Since its release, many people have been going crazy over the KFC toy. Psyduck fans have been hunting for the KFC treasure, and some have even turned it into a side business: they offer their services in getting as many KFC meals as necessary before grabbing the Psyduck toy – you’ll have to pay for their meal – and they’ll send the toy to their ‘customers’ later on.

The #Psyduck hashtag saw the first spike on Weibo on May 21st, the day of its release, when it received nearly 135 million views.

Although the toys were released for Children’s Day, most of these Psyduck fans are not kids at all. In one interview moment that went viral, an older man was asked about the Psyduck while he was standing in line at KFC. “I’m only here because my son wants it,” the man says. When he is asked how old his boy is, he answers: “He’s over thirty years old.”

A popular comment about the craze over the kids’ meal toys said: “This toy is perhaps too childish for children, but it’s just perfect for us adults.” The comment received nearly 20,000 likes.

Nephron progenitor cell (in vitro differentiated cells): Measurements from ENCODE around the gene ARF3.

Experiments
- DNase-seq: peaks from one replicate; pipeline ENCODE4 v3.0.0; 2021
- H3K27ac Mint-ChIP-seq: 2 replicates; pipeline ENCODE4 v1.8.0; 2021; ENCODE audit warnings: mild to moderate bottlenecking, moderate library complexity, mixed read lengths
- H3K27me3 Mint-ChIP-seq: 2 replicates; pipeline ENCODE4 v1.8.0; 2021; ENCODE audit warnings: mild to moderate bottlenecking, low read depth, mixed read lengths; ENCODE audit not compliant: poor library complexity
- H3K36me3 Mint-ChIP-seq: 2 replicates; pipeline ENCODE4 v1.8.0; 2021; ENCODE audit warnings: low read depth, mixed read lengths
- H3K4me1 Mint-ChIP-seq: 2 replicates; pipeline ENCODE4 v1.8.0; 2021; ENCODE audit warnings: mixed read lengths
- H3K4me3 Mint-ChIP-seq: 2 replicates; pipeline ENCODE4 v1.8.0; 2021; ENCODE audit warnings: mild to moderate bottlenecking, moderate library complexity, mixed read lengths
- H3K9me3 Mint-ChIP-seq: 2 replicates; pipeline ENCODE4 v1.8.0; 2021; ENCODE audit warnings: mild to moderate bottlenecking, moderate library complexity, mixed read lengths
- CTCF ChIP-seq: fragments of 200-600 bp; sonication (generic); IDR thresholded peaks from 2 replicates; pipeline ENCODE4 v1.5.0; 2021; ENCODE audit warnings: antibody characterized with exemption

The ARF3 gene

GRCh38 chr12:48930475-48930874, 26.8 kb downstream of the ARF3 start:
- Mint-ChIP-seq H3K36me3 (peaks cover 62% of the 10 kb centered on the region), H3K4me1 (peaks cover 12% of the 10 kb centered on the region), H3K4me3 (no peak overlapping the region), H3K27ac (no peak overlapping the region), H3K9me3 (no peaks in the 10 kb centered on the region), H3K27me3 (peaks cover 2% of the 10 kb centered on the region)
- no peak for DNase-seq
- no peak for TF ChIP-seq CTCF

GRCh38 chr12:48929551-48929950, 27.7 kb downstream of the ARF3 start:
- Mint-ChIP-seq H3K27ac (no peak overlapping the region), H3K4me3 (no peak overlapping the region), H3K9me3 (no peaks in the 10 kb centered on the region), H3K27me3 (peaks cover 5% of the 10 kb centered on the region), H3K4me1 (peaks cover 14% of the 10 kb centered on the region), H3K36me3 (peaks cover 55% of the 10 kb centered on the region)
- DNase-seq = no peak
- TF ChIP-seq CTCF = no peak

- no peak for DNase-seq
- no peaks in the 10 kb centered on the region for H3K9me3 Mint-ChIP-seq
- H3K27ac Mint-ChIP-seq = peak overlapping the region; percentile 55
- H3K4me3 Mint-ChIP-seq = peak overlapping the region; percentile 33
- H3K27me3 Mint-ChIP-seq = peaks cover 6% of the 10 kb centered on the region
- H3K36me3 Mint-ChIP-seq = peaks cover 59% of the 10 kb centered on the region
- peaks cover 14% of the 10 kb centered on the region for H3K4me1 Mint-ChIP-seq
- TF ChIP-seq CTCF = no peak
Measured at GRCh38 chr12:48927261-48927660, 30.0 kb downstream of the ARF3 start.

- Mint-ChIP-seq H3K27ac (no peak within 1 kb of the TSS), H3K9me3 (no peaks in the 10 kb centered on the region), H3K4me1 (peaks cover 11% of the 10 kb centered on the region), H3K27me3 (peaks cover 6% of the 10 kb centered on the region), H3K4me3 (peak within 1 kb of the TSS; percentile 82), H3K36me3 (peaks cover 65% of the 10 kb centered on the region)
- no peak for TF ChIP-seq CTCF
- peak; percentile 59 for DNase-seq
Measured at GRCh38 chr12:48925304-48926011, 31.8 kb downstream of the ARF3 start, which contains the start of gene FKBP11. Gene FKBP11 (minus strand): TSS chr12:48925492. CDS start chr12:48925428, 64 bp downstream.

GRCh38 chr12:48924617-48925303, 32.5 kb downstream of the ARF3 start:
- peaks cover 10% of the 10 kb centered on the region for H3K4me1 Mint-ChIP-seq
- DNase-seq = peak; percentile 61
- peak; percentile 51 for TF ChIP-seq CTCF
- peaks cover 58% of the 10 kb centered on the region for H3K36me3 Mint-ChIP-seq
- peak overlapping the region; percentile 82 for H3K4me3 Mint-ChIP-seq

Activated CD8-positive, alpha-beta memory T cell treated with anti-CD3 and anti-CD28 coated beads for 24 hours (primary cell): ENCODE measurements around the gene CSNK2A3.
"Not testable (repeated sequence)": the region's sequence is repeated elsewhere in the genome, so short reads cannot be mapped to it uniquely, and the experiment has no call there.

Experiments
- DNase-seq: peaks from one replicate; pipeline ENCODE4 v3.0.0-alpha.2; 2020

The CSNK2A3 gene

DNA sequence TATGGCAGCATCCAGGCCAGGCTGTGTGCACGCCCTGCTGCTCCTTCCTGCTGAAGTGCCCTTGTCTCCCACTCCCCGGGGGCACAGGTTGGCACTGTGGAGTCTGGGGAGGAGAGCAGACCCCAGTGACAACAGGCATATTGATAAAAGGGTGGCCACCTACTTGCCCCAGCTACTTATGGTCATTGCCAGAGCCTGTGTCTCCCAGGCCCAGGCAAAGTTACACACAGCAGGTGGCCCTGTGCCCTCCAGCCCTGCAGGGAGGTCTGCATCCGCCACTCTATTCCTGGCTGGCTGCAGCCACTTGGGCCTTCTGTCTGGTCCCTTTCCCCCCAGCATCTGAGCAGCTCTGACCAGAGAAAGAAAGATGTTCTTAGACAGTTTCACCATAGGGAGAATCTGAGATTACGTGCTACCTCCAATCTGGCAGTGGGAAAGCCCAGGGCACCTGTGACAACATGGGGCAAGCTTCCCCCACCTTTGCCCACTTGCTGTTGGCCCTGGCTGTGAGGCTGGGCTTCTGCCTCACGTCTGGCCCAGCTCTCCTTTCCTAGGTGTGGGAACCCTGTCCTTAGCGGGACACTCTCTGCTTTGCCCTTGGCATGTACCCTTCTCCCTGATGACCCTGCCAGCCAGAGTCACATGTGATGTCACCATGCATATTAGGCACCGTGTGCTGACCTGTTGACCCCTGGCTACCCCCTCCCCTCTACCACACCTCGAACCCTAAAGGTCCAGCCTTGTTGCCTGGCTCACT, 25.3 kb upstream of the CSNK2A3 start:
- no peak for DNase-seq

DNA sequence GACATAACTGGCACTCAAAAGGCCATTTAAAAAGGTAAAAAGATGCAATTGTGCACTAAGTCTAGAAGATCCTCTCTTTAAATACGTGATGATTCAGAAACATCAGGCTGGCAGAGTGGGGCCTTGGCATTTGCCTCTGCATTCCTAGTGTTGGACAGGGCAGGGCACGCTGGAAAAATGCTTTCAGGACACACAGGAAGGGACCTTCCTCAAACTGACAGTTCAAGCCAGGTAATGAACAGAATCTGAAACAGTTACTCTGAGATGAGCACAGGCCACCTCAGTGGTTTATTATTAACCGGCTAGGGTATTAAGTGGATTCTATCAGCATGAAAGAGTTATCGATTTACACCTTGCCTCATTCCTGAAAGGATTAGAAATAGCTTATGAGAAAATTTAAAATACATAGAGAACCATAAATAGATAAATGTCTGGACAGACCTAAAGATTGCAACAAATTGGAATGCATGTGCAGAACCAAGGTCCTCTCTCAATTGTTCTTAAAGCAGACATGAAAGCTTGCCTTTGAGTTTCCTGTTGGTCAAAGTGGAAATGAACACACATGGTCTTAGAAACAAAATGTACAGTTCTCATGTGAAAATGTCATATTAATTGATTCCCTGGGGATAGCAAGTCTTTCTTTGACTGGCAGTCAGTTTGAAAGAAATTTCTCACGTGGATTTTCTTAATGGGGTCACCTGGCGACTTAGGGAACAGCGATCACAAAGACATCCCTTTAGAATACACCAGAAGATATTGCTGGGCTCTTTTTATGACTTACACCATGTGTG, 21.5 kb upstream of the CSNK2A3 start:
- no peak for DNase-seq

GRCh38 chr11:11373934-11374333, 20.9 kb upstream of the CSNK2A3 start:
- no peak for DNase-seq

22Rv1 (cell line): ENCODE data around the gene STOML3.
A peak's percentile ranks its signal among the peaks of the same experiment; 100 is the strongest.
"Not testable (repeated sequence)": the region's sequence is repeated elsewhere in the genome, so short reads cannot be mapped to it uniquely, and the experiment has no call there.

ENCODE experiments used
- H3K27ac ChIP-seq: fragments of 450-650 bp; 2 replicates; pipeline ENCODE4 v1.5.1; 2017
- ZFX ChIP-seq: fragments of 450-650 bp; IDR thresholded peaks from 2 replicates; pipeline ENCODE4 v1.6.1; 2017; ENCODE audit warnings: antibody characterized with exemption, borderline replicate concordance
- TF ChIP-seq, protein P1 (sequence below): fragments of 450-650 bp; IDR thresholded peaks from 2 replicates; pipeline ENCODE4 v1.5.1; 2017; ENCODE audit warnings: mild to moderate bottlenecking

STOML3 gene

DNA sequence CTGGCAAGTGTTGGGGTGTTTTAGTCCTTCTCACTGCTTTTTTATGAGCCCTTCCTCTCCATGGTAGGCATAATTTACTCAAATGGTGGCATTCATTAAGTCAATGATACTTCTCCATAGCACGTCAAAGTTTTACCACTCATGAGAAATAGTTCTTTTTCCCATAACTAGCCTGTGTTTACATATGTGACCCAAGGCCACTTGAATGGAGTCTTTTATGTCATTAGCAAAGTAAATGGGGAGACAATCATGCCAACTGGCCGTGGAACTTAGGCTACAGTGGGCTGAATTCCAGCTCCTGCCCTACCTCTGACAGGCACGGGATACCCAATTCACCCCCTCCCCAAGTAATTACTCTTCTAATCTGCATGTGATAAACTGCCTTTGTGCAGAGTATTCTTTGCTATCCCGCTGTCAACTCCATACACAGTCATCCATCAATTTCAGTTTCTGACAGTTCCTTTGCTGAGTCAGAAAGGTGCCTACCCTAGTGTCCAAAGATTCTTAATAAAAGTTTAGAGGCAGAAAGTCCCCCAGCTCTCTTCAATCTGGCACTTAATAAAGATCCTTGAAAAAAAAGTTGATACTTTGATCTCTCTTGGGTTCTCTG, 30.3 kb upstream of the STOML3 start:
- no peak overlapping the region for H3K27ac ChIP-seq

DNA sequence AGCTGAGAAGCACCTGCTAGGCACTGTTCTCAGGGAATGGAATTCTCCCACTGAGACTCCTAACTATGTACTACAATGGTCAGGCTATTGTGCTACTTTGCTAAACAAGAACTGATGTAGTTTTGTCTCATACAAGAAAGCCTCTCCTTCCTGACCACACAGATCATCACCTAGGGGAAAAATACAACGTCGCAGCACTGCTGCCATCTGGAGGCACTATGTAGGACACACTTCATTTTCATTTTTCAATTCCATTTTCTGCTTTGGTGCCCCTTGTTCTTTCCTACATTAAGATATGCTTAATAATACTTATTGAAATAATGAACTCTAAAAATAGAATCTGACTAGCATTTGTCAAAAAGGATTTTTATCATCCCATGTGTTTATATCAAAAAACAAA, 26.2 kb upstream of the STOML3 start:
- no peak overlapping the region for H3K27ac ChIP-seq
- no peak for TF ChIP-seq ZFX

If you buy a set meal including the toy, you will spend in between 59-109 yuan ($9-$16), but the reselling price of Psyduck has reportedly been as high as US$200 for just the Pokémon figure alone. KFC China has stated that it does not support this kind of reselling.

Illustration about the Psyduck crazy by New Weekly (@新周刊).

Especially among students, it has become popular to stick messages to the arms of the dancing Psyduck with motivational or humorous messages. Some students say the Psyduck keeps them company while they are studying.

Since short funny videos featuring Psyduck are going viral on Weibo and Douyin, a lot of Psyduck’s appeal relates to its social media success and joining in on the hype. People post videos of themselves unboxing their Psyduck, introducing it to their cat, imitating it, or they use the Psyduck in various creative ways.

This is not the first time for KFC toys to become a national craze. Earlier this year, KFC came out with limited edition blind boxes in a collaboration with Chinese toymaker Pop Mart. To get one of the dolls, customers needed to buy a 99 yuan (US$15.5) family set meal.